My husband posed a hypothetical to me not too long ago: If there was a book I wanted – really, really wanted, but the only way I could get it was to drive to a town 300 miles away, what would I do? My response: “Road Trip!” This conversation, singled out from the many we have had regarding my addiction, has led me to a new type of book. A 300 mile book is one that you are so excited over reading you will do most anything to get your hands on it. Robyn Carr’s latest has the distinction of being the very first on my list of 300 mile books. And it lived up to almost all my expectations.
First things first; this is not a stand alone. If you haven’t read Virgin River, turn off your computer and do just that, then come back and see me. To start with Shelter Mountain will leave you slightly confused and not as in tuned with the already established characters and settings that Ms. Carr doesn’t try to rehash in typical sequel fashion.
John “Preacher” Middleton is getting ready to close up the bar one night when a woman and child enter in obvious distress. Paige is jumpy and covered in bruises, but tries to hide her problems from the kind man and get moving again quickly. Preacher is not one to pry, but he knows when he sees someone in need of help. He offers what he can to the woman and her small son.
Paige Lassiter is finally getting away from her abusive husband. It’s a rainy fall night when she heads into Virgin River on her way to a safe house in Oregon. Preacher is a scary giant of a man, but as much as she is intimidated by him, she can’t help but take up his offer for her son’s sake. She quickly realizes that, while Preacher could snap her neck with the flick of a wrist, he’s just a giant teddy bear. John is overly shy and inexperienced with women. As he and Paige adjust to one another, he’s unwilling to act on his feelings, even though Paige is doing everything possible to show him she’s ready for him. The ex-husband causes a problem in their newfound relationship, but otherwise these two are meant for each other and don’t fight it.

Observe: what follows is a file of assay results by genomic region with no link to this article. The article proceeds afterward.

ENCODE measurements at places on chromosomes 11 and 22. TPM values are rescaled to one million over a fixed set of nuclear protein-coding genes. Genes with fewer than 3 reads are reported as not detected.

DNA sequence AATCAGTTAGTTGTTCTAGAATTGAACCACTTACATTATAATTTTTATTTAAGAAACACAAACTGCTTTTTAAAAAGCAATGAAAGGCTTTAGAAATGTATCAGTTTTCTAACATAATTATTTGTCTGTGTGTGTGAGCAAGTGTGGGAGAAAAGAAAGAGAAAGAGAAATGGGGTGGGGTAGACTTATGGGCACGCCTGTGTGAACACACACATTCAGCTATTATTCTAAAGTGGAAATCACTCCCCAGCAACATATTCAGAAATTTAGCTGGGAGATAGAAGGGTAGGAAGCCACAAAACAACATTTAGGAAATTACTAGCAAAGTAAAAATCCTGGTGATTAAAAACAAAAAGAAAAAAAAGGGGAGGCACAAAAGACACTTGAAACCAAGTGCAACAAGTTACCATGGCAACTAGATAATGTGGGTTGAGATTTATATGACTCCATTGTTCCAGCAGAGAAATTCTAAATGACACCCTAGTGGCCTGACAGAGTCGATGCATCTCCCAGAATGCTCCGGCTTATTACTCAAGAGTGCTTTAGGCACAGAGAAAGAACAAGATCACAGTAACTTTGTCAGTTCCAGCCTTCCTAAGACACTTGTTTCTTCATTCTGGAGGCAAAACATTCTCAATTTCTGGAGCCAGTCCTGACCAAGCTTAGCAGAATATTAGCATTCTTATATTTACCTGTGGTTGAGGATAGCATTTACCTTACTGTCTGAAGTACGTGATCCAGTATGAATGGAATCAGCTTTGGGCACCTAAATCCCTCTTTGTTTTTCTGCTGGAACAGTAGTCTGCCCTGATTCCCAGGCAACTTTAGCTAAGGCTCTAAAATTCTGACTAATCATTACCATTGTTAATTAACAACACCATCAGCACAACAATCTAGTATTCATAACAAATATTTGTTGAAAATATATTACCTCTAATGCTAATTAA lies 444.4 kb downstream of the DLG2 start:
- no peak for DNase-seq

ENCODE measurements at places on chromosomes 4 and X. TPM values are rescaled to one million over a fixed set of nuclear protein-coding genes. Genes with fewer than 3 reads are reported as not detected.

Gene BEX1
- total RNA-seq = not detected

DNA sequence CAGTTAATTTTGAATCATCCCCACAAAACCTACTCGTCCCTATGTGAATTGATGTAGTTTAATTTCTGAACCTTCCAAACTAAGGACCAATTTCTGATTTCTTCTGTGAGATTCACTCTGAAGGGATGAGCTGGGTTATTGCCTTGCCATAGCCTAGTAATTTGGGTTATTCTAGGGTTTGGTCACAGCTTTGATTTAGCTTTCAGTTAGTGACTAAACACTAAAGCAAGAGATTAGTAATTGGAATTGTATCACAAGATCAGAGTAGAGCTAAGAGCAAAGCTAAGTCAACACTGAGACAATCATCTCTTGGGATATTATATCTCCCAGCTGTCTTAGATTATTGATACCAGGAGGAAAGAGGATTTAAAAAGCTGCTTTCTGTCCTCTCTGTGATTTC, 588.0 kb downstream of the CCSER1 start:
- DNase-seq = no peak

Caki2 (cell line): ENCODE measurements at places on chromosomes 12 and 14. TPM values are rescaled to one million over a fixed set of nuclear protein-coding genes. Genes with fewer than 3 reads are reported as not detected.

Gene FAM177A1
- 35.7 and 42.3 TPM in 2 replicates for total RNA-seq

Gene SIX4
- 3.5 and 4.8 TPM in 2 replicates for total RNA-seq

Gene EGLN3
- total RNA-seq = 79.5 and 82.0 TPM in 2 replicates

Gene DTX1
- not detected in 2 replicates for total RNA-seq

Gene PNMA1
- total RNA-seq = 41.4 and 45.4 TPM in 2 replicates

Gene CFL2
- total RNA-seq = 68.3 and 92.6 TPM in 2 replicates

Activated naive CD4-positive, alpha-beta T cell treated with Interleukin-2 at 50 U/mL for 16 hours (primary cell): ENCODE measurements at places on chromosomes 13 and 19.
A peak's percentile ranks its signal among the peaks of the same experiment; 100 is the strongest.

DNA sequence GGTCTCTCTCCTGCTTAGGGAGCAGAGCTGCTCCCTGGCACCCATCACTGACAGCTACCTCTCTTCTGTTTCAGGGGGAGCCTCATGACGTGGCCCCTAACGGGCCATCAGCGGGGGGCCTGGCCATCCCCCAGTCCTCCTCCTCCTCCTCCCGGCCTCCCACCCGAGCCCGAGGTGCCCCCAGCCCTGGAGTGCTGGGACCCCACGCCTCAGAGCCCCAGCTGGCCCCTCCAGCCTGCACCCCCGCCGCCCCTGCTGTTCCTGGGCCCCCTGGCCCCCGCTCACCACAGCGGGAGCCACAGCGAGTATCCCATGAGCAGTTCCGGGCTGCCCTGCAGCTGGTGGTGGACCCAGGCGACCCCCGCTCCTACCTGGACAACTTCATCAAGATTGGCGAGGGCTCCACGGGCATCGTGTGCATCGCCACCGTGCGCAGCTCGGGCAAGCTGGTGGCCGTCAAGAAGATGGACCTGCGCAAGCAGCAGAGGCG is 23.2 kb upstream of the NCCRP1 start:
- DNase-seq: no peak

There is a lot more to this book than just the romance between Paige and Preacher. Mel and Jack, with whom I fell in love in Virgin River, play a huge role here. It is through them that I laughed, cried and simply smiled at their amusing fights. They aren’t just here for cameos, but for a continuation of their story. Jack’s friend Mike and his sister Brie are up for the starring roles of the next installment, Whispering Rock, and their story is set up nicely here. I’m not feeling as jazzed for that book as I was for this one, but I’m sure I will be in line at the local bookstore that Tuesday morning.
My only problem was that there wasn’t enough of Paige and Preacher. I wouldn’t trade a word of this book, but would rather just add to it. I know there wasn’t much conflict between the pair, but I also didn’t get to spend much time with them. There is a large chuck in the middle where they are barely even mentioned. As with the rest of the cast, they are great characters of whom I couldn’t get enough. They are also great characters who are very real. I think that is the key point as to why this series is so wonderful.
Robyn Carr has made a true fan of me and even after this series ends, I will keep my eye out for her, as well as explore her backlist. This may not be a true DIK, but it came darn close. And If I did drive 300 miles, I don’t think I would regret it.
|Review Date:||April 28, 2007|
|Book Type:||Contemporary Romance | Women's Fiction|
|Review Tags:||single mother | Virgin River series|